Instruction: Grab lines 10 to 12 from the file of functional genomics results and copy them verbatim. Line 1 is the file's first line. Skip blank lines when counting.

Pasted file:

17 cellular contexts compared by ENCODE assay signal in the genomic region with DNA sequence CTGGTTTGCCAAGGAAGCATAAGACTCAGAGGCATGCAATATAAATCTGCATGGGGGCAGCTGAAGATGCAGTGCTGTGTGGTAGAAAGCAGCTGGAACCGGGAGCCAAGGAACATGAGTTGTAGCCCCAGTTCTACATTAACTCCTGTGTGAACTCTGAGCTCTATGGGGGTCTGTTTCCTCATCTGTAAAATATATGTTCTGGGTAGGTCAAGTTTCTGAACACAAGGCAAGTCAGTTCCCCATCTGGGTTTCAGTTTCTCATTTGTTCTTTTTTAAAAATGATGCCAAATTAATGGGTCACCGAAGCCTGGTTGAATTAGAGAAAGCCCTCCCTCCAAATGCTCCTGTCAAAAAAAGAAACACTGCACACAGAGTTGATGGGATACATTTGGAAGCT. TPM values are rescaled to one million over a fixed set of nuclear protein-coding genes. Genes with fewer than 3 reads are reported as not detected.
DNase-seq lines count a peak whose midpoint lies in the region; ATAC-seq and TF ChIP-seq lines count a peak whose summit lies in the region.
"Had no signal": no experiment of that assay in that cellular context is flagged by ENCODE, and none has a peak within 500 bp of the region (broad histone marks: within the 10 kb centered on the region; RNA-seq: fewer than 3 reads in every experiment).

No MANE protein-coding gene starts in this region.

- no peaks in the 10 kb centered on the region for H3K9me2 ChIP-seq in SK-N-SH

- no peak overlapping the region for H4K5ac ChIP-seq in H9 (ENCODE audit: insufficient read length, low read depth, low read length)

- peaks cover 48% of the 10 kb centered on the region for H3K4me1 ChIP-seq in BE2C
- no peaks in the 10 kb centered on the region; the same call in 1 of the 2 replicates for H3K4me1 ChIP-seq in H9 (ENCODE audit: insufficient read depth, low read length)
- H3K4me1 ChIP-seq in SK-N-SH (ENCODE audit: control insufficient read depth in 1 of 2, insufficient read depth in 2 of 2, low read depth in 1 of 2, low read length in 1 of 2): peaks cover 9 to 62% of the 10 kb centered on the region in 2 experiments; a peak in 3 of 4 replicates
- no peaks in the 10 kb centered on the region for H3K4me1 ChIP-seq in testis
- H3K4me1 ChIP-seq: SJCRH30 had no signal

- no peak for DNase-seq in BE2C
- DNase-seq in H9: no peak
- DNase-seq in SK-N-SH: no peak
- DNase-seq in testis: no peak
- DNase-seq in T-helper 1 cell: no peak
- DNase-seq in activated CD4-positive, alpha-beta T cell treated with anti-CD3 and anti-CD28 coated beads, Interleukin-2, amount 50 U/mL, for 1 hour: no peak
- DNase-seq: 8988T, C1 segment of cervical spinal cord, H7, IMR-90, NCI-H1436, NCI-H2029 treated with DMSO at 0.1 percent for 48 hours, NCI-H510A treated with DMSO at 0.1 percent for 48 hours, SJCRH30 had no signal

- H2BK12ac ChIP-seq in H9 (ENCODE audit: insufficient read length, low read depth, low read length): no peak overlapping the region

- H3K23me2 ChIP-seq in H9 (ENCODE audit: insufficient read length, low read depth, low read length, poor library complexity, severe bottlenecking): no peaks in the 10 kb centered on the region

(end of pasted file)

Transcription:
- no peaks in the 10 kb centered on the region for H3K4me1 ChIP-seq in testis
- H3K4me1 ChIP-seq: SJCRH30 had no signal

- no peak for DNase-seq in BE2C